In response to the comment about the democratization of Iraq and to another comment in which Scowcroft says "some people don't really want to be free," it is worth pointing out again that the Iraqi people keep disappointing Scowcroft's cynicism.

And as for the comment about "fifty years of peace" in the Middle East, who does Scowcroft think he is kidding? Ever since the founding of Israel, there have been four separate full scale military conflicts between Israel and Arabs, not to mention the 1970 War of Attrition, the 1982 war in Lebanon (which included American military intervention) and two separate intifada conflicts. The 1973 Yom Kippur War caused the United States and the Soviet Union to intervene and threatened to further globalize the conflict. The United States made the decision to go to DefCon 3 (DefCon 1 would signal nuclear war) after the Soviets threatened to intervene on Egypt's side during the Yom Kippur War -- meaning that both sides escalated the conflict to the point where for the first time since the Cuban Missile Crisis, the threat of nuclear conflict had become a real and terrifying possibility. Add to this sorry and bloody history the eight year Iran-Iraq war and the 1991 Persian Gulf War, and Scowcroft's boast about "fifty years of peace" is revealed to be empty and devoid of any serious understanding about the recent history of the Middle East.

What the "fifty years of peace" remark and its accompanying wistfulness really reveal is that Scowcroft is not, at heart, a realist. Rather, he is a status quo-ist, a sphere-of-influence-ist. Just as Scowcroft has in the past made a fetish of the virtue of multilateralism, he makes in the New Yorker article a fetish of preserving the status quo and foreign policy spheres of influence.

For example, Scowcroft mentions that while he "was not fond of the Soviet Union," he didn't think that the Reagan Administration's decision "calling the Soviet Union the 'evil empire' got anybody anywhere." Really? Reagan understood that attacking the legitimacy of the decrepit and brutal Soviet totalitarian system was precisely the right approach for anyone interested in undermining the USSR. He knew that the Soviets -- like all authoritarians and totalitarians -- were deeply sensitive to allegations questioning their legitimacy and by attacking the Soviets as "evil," Reagan was affirmatively undercutting Soviet power and influence abroad even as he engendered dissent within the Soviet Union and throughout the former Warsaw Pact. The fall of communism, the dissolution of the Soviet Union, the liberation of the captive Warsaw Pact nations and the collapse of the Berlin Wall would tend to put the lie to Scowcroft's statement that denouncing the Soviet Union's brutality didn't "get anybody anywhere."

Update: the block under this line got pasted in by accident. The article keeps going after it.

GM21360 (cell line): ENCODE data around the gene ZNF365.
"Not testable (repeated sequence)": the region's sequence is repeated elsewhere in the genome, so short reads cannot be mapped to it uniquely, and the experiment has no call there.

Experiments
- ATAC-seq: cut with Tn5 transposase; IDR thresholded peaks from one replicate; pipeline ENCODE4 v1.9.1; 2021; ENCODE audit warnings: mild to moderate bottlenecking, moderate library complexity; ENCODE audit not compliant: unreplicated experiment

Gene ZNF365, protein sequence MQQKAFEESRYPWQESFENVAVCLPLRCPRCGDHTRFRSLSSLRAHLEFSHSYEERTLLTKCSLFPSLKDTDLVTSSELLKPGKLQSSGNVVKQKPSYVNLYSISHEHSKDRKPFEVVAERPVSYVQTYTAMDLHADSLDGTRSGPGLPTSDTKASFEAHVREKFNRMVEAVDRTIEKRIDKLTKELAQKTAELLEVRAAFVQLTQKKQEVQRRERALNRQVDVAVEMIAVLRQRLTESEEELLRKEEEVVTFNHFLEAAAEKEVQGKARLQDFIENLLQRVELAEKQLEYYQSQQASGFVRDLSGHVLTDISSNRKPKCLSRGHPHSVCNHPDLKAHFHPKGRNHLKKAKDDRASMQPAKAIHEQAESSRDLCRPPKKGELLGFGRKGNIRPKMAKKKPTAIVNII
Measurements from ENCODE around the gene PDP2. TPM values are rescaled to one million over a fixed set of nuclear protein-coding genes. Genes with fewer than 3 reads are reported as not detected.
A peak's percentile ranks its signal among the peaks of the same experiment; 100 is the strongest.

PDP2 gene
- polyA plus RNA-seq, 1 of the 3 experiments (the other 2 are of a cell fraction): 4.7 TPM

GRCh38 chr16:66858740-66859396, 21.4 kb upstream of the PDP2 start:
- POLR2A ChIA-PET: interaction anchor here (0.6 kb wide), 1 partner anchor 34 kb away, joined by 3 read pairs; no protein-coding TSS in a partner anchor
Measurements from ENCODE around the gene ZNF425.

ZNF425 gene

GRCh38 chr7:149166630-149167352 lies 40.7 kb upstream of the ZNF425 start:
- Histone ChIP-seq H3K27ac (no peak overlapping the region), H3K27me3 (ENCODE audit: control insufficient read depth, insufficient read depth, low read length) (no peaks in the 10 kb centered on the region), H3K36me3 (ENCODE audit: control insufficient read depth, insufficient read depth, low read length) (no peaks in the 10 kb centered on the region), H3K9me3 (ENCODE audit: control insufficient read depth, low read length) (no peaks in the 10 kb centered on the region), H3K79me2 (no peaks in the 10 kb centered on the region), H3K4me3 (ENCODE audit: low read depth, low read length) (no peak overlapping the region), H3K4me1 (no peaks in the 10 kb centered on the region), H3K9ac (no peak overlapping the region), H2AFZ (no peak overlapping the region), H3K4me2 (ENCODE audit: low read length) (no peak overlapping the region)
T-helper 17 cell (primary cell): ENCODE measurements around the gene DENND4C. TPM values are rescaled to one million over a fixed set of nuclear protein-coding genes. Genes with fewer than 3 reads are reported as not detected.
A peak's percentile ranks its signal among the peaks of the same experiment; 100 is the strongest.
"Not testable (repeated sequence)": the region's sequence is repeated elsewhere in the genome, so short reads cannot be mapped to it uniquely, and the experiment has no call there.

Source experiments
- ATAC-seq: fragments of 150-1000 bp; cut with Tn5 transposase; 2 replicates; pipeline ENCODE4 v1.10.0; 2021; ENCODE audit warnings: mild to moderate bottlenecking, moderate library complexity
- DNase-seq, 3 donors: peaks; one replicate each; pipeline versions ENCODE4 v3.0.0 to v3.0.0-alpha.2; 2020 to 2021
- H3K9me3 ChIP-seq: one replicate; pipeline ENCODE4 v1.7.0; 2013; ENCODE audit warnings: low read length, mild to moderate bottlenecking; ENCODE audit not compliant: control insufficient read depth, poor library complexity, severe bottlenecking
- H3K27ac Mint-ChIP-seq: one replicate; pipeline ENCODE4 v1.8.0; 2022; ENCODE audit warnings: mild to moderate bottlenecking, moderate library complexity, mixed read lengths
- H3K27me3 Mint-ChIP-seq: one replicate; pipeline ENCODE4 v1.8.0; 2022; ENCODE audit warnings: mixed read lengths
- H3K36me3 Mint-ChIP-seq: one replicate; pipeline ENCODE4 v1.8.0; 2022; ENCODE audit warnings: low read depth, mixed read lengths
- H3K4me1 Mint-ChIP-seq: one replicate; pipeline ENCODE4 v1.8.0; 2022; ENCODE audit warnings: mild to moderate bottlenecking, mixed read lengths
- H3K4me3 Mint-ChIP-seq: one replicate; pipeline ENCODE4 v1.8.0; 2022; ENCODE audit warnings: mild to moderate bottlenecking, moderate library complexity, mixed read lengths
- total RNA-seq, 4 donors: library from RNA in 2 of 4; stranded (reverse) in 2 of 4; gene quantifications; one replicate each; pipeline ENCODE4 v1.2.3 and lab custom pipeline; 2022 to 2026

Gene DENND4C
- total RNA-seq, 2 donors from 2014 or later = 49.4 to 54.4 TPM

And there is one particular instance in the New Yorker article where Scowcroft twists himself and his arguments into a complete pretzel. Consider:

The first Bush Administration did engage in one act of humanitarian interventionism, in Somalia, when it sent American troops to help feed starving civilians in Mogadishu. When I [here, Jeffrey Goldberg references himself] mentioned Somalia to Scowcroft as an example of idealism over national self-interest, he demurred, as if it were an accusation: a true realist does not employ the military for selfless humanitarian operations. The action in Somalia, Scowcroft said -- at least in his view -- was in America's self-interest. "About four months before we went in, the President and I had a meeting with the U.N. Secretary-General, and he was saying that most of the world believes that the U.N. has become the instrument of Western powers. Here's a chance to set that record straight. Here's an underdeveloped state, a Muslim state, a black state, and here's a chance to show the world that we are not acting in our self-interest."

Notice the contradiction? Goldberg does, stating that "In other words, the United States acted selflessly out of self-interest." It's a fair summation of Scowcroft's comments concerning Somalia. Raise your hands if you actually believe that summation -- and Scowcroft's argument -- have any merit or intellectual rigor about them.

Scowcroft has a blind adherence to the status quo that overrides any realist impulses he might have and that causes him to ignore both realist philosophy and history itself. As one who is always glad to see a vigorous foreign policy debate being conducted in America, I welcome Scowcroft's tough words as the catalyst for what hopefully will be an enlightening debate. But his position is full of holes and inconsistencies, and those holes and inconsistencies should not be ignored merely because one is popularly seen as speaking truth to power.

The author is a lawyer and TCS contributing writer. Find more of his writing here.